|Anti-Hyperglycemic||Hyperglycemia (elevated sugar levels) is a primary component of diabetes. Some research suggests Guanide — a compound in Oyster mushrooms — can ward off this state, lending some credibility to the indigenous claims.|
|Hypotensive (Lowers Blood Pressure)||Oyster mushrooms may help lower blood pressure, potentially through inhibiting angiotensin-I converting enzymes (ACE) — a similar method for treating hypertension in many cases.|
|Anti-Inflammatory||Oysters may down-regulate mediators in the body responsible for inflammation and/or increase the production of anti-inflammatory agents.|
|Hepatoprotective (Protects The Liver)||Hepatoxicity (damage to the liver) is common with various medications and can lead to serious concerns, but some of the compounds in Oyster mushrooms may help fight this off by removing free radicals and activating antioxidant enzymes.|
|Hypocholesterolemic (Lowers Cholesterol)||In addition to the high lipid content helping to ward off cholesterol, some compounds within Oyster mushrooms may also actively lower cholesterol content.|
|Immunomodulatory (Moderates Immune System)||Through various potential mechanisms, Oyster mushrooms may help modulate and bolster the immune system to help ward off diseases and carcinogenic cells.|
|Anti-aging||Along with the helpful antioxidant properties that can assist with this, high levels of vitamins C and E, along with other compounds, also help to slow the aging process and “age-related disorders like stroke, Parkinson’s,” and more.|
Where To Find Pink Oyster Mushrooms
Oyster mushrooms of all varieties (Pink Oysters included) grow abundantly throughout the world. They largely exist in hot, humid climates with heavily wooded areas since they feed on decaying wood most frequently.
Pink Oyster mushrooms are wildly popular in Mexico , where there are “seven different common names…related to the beginning and end of the rainy season.” This points to an incredible significance within the culture — of which as much as 98% of edible mushrooms sold may be some form of Pink Oyster.
How To Grow Pink Oyster Mushrooms
Growing Pink Oyster mushrooms is relatively easy, and it’s a beginner-friendly mushroom to try and work with. Many companies even sell grow kits you can easily open, spray with water, and grow at home.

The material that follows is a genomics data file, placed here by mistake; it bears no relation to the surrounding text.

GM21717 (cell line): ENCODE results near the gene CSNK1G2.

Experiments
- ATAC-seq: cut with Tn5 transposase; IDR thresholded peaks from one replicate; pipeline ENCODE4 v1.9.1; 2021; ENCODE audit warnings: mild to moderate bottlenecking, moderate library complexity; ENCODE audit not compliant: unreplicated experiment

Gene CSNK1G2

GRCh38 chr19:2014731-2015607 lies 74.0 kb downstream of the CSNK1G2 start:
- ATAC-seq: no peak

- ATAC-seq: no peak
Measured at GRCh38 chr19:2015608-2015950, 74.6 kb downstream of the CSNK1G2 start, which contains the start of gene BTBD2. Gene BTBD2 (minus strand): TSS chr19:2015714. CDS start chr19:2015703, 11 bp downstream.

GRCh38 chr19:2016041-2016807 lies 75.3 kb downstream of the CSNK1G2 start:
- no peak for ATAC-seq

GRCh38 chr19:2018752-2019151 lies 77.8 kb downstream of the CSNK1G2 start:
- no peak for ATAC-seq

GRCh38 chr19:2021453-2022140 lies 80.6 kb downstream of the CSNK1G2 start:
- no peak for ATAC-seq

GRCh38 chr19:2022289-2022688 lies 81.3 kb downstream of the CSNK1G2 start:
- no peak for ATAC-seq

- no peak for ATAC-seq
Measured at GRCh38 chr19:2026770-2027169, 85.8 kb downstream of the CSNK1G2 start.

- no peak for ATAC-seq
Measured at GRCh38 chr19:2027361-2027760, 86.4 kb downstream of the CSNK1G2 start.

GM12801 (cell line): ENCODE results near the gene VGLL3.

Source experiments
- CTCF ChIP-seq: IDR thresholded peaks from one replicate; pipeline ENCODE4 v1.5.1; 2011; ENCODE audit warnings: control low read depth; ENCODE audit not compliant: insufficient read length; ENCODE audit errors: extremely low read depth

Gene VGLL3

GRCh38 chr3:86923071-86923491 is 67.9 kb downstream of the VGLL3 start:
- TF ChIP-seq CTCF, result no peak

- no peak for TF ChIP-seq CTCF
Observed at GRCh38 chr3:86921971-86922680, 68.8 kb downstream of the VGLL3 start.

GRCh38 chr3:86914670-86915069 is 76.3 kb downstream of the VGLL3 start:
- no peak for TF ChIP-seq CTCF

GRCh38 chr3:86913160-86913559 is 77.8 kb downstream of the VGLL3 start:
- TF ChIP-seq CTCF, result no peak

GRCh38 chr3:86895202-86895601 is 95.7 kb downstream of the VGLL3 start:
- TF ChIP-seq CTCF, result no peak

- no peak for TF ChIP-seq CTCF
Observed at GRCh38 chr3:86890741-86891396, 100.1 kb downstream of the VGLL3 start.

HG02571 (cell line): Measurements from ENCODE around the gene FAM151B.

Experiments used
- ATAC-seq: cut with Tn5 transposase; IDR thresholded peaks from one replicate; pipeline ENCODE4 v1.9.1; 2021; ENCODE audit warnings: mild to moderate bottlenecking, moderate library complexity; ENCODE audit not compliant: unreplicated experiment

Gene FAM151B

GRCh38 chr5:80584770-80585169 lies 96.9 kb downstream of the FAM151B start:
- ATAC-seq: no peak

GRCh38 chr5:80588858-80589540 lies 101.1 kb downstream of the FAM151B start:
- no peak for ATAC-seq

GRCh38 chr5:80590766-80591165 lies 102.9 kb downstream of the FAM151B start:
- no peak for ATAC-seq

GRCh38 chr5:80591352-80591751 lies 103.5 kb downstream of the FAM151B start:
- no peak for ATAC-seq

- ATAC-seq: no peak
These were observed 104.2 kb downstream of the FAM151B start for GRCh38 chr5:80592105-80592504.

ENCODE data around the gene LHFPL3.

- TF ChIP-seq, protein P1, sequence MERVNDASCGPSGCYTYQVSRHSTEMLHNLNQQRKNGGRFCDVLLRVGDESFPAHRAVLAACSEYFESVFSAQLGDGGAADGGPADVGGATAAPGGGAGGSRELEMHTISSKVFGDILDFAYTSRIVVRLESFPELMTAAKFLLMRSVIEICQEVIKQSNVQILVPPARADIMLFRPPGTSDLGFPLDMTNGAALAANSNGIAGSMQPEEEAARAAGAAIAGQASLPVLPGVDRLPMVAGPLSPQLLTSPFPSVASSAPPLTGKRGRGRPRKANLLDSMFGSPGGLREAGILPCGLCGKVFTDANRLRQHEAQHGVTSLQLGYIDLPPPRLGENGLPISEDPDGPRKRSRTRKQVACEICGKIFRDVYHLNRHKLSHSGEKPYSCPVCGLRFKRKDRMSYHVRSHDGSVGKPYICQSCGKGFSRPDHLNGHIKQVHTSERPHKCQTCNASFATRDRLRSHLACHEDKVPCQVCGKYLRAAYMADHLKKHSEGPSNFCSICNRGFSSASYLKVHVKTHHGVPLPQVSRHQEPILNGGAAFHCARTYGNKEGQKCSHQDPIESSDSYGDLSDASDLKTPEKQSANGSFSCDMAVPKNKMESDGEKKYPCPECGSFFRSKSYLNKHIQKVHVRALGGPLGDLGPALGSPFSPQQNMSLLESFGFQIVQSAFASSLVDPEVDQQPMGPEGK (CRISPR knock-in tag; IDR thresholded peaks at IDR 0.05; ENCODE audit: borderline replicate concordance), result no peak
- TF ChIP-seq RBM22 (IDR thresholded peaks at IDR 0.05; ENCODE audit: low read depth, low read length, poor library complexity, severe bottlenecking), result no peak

If you want to grow your own Pink Oysters from spores, you’ll need to locate some spores or create a spore print and syringe/agar plate on your own. From here, you can follow a similar process to Uncle Ben’s Tek or utilize your own sterile grain spawn bag.
Instead of transferring your spawn to a bulk substrate as you would normally do for magic mushrooms, you can grow your Oysters straight from the bag they’re in.
Here’s the step-by-step process for growing your own Oysters from a spore syringe or cultured agar:
- Section off your agar and mix it in with your grain, or inject the spores into your grain bag and give it a light shake to help mix it in more
- Place your grain bag in a dark location at room temperature or slightly above
- Break up your mycelium brick and mix it in with the rest of your grain when it’s taken over ¼–½ of the grain
- After it’s fully taken over the bag, cover all of it except for a single window to block off light (duct tape the rest of the bag or place it in a box)
- Cut an “X” in the front and spray lightly with water 1–2 times a day
- After a couple of your mushrooms have fruited, and their caps expand, it’s time to harvest.
Remember, mushrooms are quite delicate, and the spores mature mushrooms drop after opening their cap can bruise the other mushrooms growing below.
Related: How to Grow Magic Mushrooms
Cooking with Pink Oysters
Replacing meat with Pink Oysters is the easiest way to use them — simply cook them as you would lobster, chicken, or any other meat (for less time, obviously). Additionally, you can add them to your dish, and they will soak in the flavors of the meal you add them to.
My favorite thing to do with Oyster mushrooms is to bread them and fry them in a pan as a fried chicken substitute. If you’re new to vegetarian cooking, this will surely end whatever cravings you may have for the real thing.
- Guzmán, G. (2000). Genus Pleurotus (Jacq.: Fr.) P. Kumm. (Agaricomycetideae): Diversity, Taxonomic Problems, and Cultural and Traditional Medicinal Uses. International Journal of Medicinal Mushrooms, 2(2). doi.org/10.1615/IntJMedMushr.v2.i2.10
- Chang, P. G. M., Shu-Ting. (2004). Mushrooms: Cultivation, Nutritional Value, Medicinal Effect, and Environmental Impact (2nd ed.). CRC Press. doi.org/10.1201/9780203492086
- Nutritional and Antioxidant Values of Oyster Mushroom (P. sajor-caju) Cultivated on Rubber Sawdust. (n.d.). Retrieved August 24, 2023, from https://www.researchgate.net/
- Patel, Y., Naraian, R., & Singh, V. (2012). Medicinal properties of Pleurotus species (Oyster mushroom): A review. World J Fungal Plant Biol, 3, 1–12. https://www.researchgate.net/
- Mérida Ponce, J. P., Hernández Calderón, M. A., Comandini, O., Rinaldi, A. C., & Flores Arzú, R. (2019). Ethnomycological knowledge among Kaqchikel, indigenous Maya people of Guatemalan Highlands. Journal of Ethnobiology and Ethnomedicine, 15(1), 36. doi.org/10.1186/s13002-019-0310-7